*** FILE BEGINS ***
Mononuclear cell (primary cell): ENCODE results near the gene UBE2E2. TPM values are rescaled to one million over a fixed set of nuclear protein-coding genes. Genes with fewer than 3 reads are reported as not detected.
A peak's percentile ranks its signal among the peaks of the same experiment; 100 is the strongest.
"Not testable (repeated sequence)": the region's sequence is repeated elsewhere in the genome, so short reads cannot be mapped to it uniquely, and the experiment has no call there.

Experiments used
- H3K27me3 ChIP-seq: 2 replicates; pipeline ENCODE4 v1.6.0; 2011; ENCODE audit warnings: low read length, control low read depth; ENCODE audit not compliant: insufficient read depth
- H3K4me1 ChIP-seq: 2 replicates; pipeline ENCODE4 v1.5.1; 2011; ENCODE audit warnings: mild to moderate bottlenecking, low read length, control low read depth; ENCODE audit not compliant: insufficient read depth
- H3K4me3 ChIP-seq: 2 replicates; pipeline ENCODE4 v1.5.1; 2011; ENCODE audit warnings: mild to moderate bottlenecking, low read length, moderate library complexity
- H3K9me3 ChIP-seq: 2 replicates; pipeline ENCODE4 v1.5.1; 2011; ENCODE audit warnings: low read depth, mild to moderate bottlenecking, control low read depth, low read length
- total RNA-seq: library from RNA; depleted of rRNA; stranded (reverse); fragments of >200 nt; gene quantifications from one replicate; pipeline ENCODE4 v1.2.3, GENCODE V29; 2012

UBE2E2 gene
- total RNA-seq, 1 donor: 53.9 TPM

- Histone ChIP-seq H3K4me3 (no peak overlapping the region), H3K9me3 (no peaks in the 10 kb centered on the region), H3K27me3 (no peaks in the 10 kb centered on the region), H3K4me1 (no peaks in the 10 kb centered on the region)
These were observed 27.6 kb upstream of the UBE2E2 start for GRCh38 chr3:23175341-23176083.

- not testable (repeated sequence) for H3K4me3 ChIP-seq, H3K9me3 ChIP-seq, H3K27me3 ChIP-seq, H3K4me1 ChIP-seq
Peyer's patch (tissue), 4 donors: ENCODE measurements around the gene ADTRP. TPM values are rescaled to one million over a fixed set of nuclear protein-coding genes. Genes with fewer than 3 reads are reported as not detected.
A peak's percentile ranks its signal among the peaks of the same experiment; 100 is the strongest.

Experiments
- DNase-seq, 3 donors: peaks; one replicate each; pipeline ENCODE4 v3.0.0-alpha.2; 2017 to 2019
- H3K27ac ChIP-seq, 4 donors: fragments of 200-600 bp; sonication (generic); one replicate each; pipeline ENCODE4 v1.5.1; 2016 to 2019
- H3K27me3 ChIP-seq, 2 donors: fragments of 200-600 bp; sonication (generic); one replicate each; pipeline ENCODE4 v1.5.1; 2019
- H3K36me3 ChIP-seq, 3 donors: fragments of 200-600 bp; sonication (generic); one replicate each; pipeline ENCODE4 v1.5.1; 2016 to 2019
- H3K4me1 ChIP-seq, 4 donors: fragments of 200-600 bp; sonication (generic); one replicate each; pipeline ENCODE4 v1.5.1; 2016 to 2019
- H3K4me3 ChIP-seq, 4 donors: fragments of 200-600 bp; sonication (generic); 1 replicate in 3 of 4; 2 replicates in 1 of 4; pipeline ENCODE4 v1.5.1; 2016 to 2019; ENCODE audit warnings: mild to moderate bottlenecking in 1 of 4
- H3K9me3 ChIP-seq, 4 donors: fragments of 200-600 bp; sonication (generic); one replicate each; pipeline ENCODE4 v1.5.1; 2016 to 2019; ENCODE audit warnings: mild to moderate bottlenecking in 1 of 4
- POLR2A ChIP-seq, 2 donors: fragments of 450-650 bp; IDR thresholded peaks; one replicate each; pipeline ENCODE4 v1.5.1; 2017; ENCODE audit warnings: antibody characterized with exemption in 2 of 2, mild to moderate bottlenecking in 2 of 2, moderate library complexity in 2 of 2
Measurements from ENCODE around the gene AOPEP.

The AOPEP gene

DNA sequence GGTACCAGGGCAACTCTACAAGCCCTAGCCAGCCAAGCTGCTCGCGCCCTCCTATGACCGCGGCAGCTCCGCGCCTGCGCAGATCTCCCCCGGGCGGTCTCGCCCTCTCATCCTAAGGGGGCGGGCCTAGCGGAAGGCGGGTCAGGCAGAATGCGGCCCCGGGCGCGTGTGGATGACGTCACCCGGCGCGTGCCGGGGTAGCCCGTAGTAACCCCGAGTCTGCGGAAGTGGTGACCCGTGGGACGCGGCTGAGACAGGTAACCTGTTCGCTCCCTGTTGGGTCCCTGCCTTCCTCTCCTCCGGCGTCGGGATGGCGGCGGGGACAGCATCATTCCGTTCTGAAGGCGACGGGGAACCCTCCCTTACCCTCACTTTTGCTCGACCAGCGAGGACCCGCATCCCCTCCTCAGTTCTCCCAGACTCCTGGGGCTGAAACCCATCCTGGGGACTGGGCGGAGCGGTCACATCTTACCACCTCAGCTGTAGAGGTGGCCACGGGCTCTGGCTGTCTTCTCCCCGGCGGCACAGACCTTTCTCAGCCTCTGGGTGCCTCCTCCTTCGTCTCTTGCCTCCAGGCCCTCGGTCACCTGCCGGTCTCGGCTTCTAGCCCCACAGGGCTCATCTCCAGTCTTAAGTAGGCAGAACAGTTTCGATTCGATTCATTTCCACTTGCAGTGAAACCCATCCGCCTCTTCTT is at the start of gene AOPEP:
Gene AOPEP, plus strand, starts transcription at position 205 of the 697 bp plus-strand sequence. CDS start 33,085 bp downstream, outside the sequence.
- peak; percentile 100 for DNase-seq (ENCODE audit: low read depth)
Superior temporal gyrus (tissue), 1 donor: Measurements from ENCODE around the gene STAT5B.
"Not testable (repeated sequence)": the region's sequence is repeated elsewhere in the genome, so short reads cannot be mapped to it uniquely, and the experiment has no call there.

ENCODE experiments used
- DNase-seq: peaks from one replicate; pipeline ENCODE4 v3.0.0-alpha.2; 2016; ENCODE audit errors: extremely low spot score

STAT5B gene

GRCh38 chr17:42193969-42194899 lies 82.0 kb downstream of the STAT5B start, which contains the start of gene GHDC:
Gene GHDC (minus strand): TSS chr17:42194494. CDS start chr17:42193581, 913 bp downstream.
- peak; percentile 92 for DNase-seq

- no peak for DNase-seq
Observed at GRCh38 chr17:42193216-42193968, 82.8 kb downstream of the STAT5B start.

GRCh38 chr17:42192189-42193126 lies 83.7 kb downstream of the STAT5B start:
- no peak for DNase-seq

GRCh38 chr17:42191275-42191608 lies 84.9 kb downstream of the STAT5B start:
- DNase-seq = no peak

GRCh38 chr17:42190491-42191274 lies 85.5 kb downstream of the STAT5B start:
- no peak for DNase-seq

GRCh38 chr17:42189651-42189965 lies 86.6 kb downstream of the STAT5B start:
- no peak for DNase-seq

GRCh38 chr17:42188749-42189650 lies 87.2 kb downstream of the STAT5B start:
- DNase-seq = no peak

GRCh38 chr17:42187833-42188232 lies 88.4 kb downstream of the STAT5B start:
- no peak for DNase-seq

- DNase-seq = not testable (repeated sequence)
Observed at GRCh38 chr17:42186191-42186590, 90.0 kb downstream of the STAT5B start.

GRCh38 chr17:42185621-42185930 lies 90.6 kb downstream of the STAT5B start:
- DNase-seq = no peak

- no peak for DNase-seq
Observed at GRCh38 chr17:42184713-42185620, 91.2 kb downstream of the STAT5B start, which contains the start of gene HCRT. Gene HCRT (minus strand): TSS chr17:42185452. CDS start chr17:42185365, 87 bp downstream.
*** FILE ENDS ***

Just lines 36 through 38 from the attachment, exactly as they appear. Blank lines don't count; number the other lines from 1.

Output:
GRCh38 chr17:42193969-42194899 lies 82.0 kb downstream of the STAT5B start, which contains the start of gene GHDC:
Gene GHDC (minus strand): TSS chr17:42194494. CDS start chr17:42193581, 913 bp downstream.
- peak; percentile 92 for DNase-seq